A Long Island golf club has been told that it may not discriminate against its applicants—even if the purpose is to prevent discrimination.
It’s illegal for a country club to discriminate against its applicants based on their religion – even if the club’s reason is to make its membership as diverse as possible, a state appellate court has ruled.
For more than 40 years, the Mill River Club in Upper Brookville has proudly advertised that it requires its membership to be evenly balanced between Christians and Jews, the court decision said. But one of its more than 300 members, Joseph Pezza, 61, of Locust Valley, complained about that policy to the State Division of Human Rights in 2003. He said the policy meant that when the religious balance swung too far in one direction, people were – at least temporarily – being denied admission because of their faith.
Last week the state Appellate Division agreed with an earlier decision by the Division of Human Rights, saying that no club that is used by the public can discriminate for any reason.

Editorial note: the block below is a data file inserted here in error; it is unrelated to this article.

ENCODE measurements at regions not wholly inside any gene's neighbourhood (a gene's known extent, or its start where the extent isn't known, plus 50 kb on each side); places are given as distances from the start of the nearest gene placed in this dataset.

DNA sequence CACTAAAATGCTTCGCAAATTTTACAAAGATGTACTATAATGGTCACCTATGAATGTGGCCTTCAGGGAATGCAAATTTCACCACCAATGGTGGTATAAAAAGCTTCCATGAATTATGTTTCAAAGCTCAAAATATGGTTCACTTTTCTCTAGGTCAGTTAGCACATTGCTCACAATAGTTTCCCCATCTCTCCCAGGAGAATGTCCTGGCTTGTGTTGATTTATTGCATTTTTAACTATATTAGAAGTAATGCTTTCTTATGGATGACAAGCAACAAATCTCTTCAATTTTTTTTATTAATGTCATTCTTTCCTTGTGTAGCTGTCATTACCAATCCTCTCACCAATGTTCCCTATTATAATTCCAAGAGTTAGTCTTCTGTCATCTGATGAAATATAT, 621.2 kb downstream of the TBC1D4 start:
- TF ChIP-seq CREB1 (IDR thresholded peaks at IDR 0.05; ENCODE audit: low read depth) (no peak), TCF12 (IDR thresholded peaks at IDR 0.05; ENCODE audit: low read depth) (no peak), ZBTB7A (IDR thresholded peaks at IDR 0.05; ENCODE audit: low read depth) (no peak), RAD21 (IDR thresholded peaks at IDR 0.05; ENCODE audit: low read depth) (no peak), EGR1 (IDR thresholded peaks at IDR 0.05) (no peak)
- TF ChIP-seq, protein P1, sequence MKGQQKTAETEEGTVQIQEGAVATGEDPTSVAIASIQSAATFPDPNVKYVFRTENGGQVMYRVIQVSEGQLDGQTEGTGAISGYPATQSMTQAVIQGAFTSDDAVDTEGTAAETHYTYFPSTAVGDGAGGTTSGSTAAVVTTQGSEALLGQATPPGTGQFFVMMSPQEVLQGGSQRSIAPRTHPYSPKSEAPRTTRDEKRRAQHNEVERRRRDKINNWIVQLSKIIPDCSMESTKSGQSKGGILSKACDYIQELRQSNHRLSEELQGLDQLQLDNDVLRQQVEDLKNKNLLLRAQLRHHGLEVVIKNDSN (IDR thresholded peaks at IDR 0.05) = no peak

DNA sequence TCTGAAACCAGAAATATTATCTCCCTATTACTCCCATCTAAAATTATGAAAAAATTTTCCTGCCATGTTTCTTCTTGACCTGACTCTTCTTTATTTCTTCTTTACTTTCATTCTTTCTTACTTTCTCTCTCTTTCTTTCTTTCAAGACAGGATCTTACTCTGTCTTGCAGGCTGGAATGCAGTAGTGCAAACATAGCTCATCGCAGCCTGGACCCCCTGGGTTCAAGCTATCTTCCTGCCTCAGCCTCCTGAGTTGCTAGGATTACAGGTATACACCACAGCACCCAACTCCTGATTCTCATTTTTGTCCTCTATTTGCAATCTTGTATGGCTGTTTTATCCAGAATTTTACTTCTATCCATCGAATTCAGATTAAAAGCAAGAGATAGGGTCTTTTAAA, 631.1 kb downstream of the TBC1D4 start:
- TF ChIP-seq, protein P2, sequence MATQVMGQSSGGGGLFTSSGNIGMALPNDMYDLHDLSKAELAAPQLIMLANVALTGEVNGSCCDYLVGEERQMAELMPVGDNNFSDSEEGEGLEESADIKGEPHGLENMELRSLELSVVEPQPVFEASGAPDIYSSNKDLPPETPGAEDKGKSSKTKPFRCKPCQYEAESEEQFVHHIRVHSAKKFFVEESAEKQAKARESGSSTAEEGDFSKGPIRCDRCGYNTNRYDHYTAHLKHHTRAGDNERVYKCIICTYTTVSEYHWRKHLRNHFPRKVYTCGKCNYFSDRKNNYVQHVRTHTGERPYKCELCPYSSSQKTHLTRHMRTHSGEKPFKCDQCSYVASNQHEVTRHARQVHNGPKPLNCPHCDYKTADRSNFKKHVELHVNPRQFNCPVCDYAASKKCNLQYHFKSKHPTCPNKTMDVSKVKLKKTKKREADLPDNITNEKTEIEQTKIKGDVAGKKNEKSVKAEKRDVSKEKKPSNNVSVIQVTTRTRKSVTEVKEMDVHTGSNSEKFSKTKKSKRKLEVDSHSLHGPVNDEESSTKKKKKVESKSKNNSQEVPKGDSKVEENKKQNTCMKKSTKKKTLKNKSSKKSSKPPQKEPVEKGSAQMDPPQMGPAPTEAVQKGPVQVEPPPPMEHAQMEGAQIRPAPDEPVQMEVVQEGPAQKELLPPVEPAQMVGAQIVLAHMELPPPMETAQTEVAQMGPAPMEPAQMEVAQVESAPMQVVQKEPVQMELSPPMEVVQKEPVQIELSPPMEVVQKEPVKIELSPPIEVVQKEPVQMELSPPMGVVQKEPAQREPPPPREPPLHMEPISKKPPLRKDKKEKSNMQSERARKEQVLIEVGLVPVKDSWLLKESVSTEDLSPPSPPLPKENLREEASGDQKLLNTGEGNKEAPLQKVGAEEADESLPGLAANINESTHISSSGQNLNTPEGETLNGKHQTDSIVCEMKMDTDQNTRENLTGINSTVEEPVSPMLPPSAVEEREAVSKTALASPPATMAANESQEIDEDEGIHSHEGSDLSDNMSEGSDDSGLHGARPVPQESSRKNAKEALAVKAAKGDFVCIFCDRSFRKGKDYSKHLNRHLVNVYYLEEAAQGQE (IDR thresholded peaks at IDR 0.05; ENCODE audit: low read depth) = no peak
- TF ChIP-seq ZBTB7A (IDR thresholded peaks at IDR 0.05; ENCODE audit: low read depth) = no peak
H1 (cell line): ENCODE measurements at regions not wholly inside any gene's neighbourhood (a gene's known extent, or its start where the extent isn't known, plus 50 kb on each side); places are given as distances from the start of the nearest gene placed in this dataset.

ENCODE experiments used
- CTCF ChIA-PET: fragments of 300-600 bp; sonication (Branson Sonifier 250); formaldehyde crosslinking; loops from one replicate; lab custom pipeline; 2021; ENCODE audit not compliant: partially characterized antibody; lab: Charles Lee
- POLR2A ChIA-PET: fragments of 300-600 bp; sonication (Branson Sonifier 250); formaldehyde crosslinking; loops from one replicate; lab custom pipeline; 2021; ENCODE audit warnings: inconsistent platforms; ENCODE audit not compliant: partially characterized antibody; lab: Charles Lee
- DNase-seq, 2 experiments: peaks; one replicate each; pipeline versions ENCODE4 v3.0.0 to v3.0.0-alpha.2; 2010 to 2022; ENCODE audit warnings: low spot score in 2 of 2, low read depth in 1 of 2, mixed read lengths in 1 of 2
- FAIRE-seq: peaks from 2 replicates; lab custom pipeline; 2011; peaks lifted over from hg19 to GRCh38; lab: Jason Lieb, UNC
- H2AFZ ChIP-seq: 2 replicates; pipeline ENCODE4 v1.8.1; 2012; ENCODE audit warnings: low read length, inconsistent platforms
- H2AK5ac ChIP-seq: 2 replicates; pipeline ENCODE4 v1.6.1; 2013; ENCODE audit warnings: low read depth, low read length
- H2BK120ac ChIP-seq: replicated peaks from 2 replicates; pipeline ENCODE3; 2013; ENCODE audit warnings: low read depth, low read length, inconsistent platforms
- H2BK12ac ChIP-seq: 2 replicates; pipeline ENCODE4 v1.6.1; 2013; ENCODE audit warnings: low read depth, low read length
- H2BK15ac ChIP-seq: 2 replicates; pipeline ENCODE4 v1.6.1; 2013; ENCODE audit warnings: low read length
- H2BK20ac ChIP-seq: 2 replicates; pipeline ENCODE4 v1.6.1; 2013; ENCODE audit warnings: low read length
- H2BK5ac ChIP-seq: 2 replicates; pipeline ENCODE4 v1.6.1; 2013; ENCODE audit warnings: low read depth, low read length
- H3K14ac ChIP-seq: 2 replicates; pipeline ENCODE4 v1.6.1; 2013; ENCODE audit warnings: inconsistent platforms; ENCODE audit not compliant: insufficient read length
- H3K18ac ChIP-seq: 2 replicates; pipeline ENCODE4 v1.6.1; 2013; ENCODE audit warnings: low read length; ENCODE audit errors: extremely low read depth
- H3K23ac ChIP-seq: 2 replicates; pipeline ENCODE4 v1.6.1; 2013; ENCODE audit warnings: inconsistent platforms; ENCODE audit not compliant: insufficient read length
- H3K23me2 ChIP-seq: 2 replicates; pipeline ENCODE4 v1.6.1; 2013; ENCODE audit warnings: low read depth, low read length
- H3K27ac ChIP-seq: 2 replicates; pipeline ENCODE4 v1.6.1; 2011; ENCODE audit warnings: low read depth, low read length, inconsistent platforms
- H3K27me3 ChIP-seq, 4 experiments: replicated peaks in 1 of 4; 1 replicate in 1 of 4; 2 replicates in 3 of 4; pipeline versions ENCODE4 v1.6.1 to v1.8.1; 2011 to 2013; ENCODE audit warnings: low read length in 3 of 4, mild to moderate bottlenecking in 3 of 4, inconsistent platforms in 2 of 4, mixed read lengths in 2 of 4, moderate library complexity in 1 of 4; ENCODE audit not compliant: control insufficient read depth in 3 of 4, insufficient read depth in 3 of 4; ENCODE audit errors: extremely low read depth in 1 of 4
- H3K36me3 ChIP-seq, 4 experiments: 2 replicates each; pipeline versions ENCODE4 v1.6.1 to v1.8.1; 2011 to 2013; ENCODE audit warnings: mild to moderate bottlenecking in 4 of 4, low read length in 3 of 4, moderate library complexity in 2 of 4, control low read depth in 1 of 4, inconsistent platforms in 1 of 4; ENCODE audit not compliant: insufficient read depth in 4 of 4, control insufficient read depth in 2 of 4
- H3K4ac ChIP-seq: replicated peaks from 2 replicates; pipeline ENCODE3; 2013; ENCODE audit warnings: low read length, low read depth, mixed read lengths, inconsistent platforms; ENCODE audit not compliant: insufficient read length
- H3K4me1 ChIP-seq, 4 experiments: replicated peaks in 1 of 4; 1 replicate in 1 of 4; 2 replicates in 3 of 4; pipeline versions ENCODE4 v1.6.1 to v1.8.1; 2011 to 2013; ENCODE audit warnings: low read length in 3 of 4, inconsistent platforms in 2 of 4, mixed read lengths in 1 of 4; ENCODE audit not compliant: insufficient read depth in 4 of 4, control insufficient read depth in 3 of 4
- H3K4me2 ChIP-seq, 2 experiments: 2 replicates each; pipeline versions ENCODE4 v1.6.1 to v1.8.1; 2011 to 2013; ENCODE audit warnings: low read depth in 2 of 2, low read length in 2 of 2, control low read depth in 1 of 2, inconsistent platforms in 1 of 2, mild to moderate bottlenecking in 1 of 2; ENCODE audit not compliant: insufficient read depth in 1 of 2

The court said the club is subject to the state human rights law because, even though it’s membership-based, it is not “distinctly private.” Nonmembers can take tennis and golf lessons there, shop in the pro shop and pay to hold events there.
While the decision is in a state appellate court, and thus has no bearing on the nation as a whole, there are a couple of interesting notions here. First, the judges have decided that a private club is a “public accommodation,” based on the fact that it opens its doors to outsiders for such things as lessons events. Under that definition, every “private” club I know is a public accommodation. Even ultra-elite clubs such as Oakland Hills and Winged Foot open their doors to outside events—if only for charity or tournaments.
Under that definition, Augusta National also could be considered a “public accommodation.” That would please the feminists to no end. It’s a good thing teh decision applies only to New York.
Just as interesting is the concept that you can’t discriminate, even if the purpose is to create diversity. I’m no lawyer, but I thought that was the whole underpinning of affirmative action programs: discriminate against some previously “favored” group in order to achieve a “proper” racial balance.